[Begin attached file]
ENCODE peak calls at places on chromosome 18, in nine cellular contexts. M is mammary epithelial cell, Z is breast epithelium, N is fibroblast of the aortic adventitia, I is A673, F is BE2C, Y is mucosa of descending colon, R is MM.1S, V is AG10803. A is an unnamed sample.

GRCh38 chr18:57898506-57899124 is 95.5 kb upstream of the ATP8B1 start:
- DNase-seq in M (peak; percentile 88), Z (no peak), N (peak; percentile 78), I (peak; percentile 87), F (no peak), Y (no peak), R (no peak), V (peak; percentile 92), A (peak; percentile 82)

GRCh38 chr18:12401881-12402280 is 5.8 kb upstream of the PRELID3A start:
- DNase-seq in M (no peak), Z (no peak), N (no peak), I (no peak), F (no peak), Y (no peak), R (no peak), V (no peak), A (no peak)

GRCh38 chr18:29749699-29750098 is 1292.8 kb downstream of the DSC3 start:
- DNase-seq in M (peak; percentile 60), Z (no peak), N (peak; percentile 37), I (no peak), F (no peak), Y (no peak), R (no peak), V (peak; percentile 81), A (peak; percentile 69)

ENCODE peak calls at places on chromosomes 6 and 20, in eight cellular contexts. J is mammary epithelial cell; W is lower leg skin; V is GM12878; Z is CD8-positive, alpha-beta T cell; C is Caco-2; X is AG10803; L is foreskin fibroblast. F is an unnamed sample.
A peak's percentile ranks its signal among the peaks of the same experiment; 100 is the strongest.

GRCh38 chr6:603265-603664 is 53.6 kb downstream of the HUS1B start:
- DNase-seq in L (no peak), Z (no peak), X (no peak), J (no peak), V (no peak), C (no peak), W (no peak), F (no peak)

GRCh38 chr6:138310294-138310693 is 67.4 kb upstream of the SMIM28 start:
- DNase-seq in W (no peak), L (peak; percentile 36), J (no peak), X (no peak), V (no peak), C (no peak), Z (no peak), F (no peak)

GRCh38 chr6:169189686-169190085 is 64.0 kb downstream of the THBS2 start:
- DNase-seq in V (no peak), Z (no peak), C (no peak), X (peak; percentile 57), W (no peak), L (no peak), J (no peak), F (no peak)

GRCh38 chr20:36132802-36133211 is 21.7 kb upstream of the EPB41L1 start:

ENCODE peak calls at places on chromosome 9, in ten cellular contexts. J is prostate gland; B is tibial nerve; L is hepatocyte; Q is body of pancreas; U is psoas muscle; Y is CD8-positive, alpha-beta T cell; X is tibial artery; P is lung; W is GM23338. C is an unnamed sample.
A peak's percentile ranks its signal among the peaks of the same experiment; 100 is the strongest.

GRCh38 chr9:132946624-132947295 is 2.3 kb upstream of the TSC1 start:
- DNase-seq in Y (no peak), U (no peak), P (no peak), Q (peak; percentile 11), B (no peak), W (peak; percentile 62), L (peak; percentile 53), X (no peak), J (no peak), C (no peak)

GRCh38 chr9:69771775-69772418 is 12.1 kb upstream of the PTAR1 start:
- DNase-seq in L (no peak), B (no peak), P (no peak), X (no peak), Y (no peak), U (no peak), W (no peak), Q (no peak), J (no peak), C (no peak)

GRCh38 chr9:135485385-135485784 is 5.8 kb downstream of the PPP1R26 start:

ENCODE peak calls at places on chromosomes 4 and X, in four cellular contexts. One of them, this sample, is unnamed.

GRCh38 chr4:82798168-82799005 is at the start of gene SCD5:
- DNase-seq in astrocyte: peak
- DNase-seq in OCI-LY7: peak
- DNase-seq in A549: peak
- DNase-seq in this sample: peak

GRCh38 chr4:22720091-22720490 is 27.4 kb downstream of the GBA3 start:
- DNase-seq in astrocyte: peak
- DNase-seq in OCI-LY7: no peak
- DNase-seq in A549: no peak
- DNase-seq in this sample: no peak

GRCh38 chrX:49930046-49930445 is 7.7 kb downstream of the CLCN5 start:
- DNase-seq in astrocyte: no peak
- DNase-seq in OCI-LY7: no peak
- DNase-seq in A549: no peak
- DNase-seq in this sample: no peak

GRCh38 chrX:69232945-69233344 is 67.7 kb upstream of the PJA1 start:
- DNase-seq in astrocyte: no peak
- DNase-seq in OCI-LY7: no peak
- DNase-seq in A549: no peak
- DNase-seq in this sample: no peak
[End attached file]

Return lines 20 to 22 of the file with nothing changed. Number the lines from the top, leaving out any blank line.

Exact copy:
- DNase-seq in Y (no peak), U (no peak), P (no peak), Q (peak; percentile 11), B (no peak), W (peak; percentile 62), L (peak; percentile 53), X (no peak), J (no peak), C (no peak)

GRCh38 chr9:69771775-69772418 is 12.1 kb upstream of the PTAR1 start:
- DNase-seq in L (no peak), B (no peak), P (no peak), X (no peak), Y (no peak), U (no peak), W (no peak), Q (no peak), J (no peak), C (no peak)